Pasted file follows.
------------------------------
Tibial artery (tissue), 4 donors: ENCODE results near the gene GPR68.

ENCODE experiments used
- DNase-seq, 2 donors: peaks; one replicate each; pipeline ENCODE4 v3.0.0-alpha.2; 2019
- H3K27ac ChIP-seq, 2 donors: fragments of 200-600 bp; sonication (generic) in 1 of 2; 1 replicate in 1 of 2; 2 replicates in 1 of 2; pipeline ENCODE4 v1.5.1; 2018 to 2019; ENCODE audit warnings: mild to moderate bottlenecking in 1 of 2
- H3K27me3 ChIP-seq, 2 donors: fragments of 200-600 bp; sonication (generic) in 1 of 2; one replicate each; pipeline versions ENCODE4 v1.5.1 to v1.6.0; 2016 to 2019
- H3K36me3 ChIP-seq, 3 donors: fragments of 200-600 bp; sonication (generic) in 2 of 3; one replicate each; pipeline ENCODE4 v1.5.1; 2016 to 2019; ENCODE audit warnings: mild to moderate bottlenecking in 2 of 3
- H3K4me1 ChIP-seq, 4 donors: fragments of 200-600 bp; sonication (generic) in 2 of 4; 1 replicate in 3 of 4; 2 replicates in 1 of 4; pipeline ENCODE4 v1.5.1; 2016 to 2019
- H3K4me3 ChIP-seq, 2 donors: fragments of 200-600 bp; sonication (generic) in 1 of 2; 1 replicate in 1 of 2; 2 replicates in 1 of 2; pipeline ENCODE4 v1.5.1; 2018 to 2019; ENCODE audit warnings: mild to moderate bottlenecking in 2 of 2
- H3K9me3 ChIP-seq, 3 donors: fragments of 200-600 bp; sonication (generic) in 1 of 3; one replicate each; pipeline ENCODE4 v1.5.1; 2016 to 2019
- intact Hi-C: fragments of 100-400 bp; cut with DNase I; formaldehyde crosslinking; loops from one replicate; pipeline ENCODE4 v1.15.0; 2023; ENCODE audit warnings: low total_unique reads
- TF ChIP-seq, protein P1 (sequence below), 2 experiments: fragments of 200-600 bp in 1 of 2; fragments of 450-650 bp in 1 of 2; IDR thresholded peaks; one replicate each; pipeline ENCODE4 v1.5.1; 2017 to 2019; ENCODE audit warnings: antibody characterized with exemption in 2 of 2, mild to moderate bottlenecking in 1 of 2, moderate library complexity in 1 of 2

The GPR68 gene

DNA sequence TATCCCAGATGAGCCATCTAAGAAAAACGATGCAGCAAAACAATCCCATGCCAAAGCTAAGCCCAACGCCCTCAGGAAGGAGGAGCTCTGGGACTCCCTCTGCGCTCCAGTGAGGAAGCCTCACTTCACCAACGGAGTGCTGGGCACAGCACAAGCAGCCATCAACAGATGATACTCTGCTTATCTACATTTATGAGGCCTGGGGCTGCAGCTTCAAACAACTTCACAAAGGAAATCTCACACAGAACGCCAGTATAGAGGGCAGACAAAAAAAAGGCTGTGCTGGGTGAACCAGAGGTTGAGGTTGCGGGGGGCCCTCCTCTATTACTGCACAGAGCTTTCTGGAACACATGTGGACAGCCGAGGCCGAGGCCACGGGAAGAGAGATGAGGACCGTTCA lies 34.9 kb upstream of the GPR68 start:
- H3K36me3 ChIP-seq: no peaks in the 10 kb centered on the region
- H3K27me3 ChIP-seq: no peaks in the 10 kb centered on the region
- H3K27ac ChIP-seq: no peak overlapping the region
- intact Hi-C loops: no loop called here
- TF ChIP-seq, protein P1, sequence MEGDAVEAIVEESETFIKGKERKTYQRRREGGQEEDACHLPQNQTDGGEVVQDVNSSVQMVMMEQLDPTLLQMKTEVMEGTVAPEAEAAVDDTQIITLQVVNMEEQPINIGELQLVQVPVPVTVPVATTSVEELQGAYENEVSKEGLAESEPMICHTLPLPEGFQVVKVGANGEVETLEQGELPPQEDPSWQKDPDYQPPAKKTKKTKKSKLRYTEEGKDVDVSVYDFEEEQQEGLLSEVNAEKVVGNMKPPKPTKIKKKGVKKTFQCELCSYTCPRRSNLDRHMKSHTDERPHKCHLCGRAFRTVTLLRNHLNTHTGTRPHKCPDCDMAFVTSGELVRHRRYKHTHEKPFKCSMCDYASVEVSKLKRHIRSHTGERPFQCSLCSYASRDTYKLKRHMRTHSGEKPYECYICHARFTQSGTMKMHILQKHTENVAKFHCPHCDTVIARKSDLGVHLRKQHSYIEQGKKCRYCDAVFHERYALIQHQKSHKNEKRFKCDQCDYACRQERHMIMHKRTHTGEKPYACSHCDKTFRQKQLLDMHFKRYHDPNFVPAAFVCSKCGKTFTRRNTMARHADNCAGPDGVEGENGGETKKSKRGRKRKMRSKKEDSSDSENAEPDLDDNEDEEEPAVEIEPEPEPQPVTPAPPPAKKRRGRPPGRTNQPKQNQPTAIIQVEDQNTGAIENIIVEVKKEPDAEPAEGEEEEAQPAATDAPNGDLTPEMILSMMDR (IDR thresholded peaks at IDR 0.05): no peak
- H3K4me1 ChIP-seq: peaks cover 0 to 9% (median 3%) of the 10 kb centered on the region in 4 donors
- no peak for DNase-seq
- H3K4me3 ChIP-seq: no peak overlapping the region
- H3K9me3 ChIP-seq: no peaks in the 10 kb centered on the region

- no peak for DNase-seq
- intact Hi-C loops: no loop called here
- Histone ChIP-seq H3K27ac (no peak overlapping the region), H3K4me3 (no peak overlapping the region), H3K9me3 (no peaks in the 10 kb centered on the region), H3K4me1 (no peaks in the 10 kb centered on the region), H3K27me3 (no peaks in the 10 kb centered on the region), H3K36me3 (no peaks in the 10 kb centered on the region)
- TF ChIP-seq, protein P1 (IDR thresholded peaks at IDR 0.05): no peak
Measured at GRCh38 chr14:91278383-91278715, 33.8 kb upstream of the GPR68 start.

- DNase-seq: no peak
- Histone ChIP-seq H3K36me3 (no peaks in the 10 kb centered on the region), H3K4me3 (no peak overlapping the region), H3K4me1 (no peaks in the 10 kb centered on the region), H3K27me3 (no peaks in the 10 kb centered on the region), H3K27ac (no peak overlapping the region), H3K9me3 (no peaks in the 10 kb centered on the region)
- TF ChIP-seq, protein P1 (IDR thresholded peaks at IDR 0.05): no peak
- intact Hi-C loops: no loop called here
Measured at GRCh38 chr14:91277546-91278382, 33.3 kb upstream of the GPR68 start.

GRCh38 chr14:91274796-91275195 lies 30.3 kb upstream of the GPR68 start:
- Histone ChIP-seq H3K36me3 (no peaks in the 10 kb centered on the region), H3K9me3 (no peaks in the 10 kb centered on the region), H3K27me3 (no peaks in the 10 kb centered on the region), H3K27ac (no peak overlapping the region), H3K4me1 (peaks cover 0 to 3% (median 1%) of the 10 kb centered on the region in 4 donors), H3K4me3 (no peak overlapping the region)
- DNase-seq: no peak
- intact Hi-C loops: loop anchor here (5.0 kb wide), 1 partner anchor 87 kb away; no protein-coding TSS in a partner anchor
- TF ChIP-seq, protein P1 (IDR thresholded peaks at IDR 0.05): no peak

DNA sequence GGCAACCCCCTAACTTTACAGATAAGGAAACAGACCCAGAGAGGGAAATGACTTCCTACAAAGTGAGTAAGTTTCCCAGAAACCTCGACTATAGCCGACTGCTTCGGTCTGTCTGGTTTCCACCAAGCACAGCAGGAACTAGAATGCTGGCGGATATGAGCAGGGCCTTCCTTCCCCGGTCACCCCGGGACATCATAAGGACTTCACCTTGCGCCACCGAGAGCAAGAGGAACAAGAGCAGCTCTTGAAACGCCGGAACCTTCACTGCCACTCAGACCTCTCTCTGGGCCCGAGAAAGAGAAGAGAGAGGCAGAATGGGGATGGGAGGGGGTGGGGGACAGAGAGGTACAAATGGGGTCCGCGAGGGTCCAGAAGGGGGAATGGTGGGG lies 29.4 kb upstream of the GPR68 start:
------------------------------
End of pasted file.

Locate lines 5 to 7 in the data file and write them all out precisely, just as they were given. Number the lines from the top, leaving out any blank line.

- H3K27me3 ChIP-seq, 2 donors: fragments of 200-600 bp; sonication (generic) in 1 of 2; one replicate each; pipeline versions ENCODE4 v1.5.1 to v1.6.0; 2016 to 2019
- H3K36me3 ChIP-seq, 3 donors: fragments of 200-600 bp; sonication (generic) in 2 of 3; one replicate each; pipeline ENCODE4 v1.5.1; 2016 to 2019; ENCODE audit warnings: mild to moderate bottlenecking in 2 of 3
- H3K4me1 ChIP-seq, 4 donors: fragments of 200-600 bp; sonication (generic) in 2 of 4; 1 replicate in 3 of 4; 2 replicates in 1 of 4; pipeline ENCODE4 v1.5.1; 2016 to 2019